'Walter Presents' heads Stateside as SVoD
Channel 4’s foreign-language drama platform is to launch as a subscription service in the US in March, marking its first launch outside the UK.
As first reported by Broadcast in November, Walter Presents - Channel 4’s foreign-language drama platform - will launch online at WalterPresents.com, and via key digital platforms, with subscriptions costing $6.99 (£5.60) per month for ad-free viewing.
Channel 4 chief executive David Abraham said the US launch of Walter Presents, which represents Channel 4’s first major investment outside the UK, was the “first step in a planned global roll-out.”
Walter Presents will debut with 34 box sets, including Norwegian noir Valkyrien and French political thriller Spin.
More than 500 hours of programming will feature on the platform in its first year. As in the UK, two series are to premiere each month.
Founder and host Walter Iuzzolino and his partners at Global Series Network, former Fox channels boss Jason Thorp and ex-Tiger Aspect exec Jo McGrath, launched the service on Channel 4’s on-demand service All 4 in January 2016.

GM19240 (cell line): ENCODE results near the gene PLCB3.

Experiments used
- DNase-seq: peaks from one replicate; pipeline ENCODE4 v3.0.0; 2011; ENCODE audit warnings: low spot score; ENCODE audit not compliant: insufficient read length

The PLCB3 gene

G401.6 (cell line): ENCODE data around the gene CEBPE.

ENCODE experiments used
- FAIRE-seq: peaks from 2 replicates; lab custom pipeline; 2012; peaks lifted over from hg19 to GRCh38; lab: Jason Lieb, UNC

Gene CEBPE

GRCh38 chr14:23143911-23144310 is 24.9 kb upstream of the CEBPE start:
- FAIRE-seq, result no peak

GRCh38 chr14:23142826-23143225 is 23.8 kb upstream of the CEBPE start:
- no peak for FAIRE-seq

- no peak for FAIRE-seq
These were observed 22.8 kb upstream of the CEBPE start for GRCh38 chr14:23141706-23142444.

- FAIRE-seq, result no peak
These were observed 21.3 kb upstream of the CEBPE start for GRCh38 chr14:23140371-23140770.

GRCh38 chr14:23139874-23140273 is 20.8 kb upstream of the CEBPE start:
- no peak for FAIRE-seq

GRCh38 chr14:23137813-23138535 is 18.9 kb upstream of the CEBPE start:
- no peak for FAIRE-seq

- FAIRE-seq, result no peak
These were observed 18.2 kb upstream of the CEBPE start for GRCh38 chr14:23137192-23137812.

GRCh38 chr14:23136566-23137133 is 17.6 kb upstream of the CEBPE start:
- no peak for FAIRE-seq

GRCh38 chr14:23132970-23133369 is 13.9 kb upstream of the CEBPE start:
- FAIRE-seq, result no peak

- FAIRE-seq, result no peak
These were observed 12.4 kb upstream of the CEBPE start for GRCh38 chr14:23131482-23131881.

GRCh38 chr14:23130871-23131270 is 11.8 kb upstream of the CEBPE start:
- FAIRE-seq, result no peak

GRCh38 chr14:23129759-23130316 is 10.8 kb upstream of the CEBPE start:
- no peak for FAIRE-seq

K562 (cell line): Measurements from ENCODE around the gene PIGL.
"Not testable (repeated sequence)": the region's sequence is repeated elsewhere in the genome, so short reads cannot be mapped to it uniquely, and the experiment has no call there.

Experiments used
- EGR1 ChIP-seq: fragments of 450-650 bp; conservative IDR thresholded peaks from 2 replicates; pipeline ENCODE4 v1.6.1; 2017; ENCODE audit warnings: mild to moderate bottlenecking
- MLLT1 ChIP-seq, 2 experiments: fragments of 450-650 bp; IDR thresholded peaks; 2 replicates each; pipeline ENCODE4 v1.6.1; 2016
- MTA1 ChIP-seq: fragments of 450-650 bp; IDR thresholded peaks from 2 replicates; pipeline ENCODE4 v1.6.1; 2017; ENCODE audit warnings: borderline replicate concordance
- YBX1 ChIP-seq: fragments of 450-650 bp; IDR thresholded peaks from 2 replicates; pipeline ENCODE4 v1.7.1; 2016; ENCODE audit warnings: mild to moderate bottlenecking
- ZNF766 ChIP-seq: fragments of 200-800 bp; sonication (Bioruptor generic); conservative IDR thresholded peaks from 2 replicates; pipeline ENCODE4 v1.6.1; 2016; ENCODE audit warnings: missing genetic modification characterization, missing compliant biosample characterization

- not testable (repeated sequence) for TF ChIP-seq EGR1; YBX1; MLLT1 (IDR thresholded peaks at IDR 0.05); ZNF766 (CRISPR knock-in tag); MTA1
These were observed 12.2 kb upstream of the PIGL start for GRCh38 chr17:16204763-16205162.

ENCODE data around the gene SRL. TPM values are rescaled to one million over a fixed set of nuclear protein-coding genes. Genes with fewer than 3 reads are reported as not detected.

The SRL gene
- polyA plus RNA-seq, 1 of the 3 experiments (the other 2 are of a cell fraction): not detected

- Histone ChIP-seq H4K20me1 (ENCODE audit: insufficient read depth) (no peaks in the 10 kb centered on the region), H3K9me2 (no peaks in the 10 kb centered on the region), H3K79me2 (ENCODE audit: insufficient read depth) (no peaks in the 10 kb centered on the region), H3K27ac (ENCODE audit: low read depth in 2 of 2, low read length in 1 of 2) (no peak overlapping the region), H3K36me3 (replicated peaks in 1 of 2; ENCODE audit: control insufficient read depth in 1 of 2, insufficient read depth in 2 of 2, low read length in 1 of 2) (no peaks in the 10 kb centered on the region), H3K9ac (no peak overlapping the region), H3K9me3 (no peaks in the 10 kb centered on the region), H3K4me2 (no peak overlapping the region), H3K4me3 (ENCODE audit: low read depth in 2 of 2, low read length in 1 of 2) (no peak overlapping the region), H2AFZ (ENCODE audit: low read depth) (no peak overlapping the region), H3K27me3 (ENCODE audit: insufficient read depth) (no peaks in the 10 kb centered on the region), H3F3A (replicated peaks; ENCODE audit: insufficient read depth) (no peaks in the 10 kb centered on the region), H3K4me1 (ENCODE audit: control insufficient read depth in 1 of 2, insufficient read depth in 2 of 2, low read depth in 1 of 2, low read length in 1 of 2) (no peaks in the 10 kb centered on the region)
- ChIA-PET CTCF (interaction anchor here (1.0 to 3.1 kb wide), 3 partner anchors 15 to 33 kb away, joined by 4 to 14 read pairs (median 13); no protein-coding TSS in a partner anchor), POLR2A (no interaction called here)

Iuzzolino said: “For years America has led the way with a string of iconic titles to become the undisputed home of great TV drama. But the rest of the world hasn’t stood still.
“Inspired by the quality of the very best US drama, countries all over the globe are now producing extraordinary TV series - unforgettable stories which are becoming global smash hits. I am excited at the chance to introduce US viewers to this TV treasure trove.”
Channel 4’s Abraham added: “Our partnership with GSN making Walter Presents a phenomenal success in the UK has proved there is a significant market for exceptional non-English subtitled drama and I’m sure US viewers will be equally attracted to its rich content offerings from across the globe.”
GSN International chief executive Jason Thorp said: “The niche SVoD market has huge potential for growth and the US is the perfect starting place for Walter Presents’ international rollout.”
This article first appeared on Screen’s sister publication Broadcast.